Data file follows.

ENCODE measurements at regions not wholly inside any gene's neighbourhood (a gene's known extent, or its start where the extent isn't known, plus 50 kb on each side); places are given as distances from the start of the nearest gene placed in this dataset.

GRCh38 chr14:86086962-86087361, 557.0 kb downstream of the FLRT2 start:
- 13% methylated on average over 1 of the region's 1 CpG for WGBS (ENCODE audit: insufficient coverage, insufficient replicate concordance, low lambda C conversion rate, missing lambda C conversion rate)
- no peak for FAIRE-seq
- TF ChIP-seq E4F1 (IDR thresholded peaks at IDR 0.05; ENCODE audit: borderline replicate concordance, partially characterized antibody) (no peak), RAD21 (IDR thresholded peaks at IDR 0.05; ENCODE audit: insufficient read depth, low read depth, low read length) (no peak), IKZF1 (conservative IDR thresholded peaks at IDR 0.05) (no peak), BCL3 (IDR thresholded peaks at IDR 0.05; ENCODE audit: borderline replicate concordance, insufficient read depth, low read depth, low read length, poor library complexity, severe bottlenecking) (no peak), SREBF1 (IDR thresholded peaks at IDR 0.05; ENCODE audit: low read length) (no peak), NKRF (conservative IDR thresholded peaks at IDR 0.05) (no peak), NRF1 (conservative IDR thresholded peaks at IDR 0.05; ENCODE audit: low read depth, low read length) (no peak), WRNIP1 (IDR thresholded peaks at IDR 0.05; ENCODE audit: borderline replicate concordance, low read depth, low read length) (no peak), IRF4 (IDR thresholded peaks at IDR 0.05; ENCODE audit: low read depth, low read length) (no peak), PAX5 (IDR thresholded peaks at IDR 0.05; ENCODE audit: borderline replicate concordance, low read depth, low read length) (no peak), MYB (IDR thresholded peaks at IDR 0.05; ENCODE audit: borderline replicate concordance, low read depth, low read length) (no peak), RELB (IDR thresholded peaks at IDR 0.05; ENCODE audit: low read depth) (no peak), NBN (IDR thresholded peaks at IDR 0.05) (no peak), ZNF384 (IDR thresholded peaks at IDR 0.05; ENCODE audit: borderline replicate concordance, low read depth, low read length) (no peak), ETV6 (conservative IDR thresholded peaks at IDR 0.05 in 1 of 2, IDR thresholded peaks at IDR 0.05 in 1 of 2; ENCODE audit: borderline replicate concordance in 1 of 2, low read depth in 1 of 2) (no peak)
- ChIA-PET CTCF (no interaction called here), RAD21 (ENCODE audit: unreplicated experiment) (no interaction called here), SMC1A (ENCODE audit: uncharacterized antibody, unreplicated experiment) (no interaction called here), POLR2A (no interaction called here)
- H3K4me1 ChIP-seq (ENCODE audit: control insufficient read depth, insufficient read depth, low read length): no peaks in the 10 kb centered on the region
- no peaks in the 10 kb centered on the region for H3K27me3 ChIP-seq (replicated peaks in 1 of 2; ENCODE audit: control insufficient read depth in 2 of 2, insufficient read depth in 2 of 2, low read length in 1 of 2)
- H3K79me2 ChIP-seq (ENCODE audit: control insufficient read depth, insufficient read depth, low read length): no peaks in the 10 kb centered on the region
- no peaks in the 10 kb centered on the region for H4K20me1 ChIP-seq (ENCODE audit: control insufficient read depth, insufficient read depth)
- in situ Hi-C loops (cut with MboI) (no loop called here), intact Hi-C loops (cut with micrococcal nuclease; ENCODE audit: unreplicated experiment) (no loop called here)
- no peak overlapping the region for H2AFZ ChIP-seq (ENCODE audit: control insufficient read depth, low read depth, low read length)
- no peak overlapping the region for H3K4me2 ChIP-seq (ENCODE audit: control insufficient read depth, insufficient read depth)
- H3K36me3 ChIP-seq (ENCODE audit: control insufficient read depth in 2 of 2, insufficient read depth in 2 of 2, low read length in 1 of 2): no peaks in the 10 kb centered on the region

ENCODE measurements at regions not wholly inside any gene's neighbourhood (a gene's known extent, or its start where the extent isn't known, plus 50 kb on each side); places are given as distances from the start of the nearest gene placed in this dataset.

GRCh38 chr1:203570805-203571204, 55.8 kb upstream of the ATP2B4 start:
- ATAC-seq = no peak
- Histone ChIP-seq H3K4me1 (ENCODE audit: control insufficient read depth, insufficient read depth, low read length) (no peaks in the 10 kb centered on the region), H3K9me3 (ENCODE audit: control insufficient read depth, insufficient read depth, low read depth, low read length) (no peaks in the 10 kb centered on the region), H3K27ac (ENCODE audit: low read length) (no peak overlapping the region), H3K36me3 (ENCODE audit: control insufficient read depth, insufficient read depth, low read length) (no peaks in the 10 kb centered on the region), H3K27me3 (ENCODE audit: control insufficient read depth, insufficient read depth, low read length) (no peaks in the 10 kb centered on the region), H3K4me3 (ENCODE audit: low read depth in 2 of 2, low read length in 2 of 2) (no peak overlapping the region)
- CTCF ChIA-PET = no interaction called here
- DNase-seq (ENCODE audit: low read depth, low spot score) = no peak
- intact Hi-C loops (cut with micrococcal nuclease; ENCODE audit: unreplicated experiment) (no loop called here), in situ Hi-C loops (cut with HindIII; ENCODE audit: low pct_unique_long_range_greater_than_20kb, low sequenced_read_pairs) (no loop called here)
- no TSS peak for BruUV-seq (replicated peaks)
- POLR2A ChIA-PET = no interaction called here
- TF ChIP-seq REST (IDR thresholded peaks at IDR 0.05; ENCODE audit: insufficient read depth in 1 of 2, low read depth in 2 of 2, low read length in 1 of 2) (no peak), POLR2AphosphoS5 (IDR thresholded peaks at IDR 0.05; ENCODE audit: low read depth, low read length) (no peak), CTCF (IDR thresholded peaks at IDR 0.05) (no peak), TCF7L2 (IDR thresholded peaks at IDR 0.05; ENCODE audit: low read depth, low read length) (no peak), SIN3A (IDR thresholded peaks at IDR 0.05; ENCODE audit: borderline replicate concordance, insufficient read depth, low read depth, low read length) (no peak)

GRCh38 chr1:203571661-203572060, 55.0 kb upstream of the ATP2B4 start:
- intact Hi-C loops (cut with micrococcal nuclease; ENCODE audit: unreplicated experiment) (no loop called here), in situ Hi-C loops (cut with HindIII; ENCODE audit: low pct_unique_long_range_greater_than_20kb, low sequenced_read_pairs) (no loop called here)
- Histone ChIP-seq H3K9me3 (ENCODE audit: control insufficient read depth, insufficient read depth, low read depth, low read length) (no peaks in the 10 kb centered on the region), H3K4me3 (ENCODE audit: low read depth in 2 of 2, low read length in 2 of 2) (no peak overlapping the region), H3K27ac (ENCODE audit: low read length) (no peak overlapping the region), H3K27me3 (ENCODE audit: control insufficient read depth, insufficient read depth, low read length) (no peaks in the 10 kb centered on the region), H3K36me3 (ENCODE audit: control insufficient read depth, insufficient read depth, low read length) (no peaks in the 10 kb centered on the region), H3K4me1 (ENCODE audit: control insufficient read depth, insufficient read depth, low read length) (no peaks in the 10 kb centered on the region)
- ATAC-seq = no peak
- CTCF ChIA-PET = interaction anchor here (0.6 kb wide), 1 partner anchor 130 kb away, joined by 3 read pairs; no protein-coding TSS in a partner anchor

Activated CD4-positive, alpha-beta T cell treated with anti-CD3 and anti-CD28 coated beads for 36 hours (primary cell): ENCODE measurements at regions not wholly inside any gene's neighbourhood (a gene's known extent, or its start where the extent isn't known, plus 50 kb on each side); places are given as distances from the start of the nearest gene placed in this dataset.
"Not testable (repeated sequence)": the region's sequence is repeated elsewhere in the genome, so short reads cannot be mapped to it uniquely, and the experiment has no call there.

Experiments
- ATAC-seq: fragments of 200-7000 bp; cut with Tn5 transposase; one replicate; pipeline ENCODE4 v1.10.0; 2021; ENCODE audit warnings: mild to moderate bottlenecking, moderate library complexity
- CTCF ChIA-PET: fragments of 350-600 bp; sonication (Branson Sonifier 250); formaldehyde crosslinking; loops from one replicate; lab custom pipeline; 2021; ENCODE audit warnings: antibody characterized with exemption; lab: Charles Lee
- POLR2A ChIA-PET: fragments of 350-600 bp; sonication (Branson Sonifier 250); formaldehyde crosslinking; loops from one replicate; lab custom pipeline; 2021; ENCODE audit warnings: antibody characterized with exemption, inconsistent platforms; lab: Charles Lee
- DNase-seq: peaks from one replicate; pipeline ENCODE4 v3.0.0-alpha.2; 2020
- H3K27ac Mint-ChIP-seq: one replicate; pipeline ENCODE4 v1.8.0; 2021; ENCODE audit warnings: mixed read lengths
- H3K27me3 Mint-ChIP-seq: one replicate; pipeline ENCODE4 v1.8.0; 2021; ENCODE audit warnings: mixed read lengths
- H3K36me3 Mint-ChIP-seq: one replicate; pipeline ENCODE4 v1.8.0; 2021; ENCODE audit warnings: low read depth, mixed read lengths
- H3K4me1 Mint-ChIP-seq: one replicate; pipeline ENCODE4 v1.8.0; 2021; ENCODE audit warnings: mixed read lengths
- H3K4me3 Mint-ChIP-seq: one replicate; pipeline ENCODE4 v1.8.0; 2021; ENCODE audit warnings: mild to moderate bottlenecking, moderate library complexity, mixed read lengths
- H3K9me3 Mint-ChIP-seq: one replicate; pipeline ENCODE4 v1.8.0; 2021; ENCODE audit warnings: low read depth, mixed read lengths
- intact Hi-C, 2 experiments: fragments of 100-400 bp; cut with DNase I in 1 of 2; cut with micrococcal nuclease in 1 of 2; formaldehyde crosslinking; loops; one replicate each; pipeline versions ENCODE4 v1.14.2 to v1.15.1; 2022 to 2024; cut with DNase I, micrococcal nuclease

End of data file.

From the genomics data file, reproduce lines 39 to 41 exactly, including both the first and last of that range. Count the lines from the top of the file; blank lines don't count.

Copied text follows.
- H3K36me3 Mint-ChIP-seq: one replicate; pipeline ENCODE4 v1.8.0; 2021; ENCODE audit warnings: low read depth, mixed read lengths
- H3K4me1 Mint-ChIP-seq: one replicate; pipeline ENCODE4 v1.8.0; 2021; ENCODE audit warnings: mixed read lengths
- H3K4me3 Mint-ChIP-seq: one replicate; pipeline ENCODE4 v1.8.0; 2021; ENCODE audit warnings: mild to moderate bottlenecking, moderate library complexity, mixed read lengths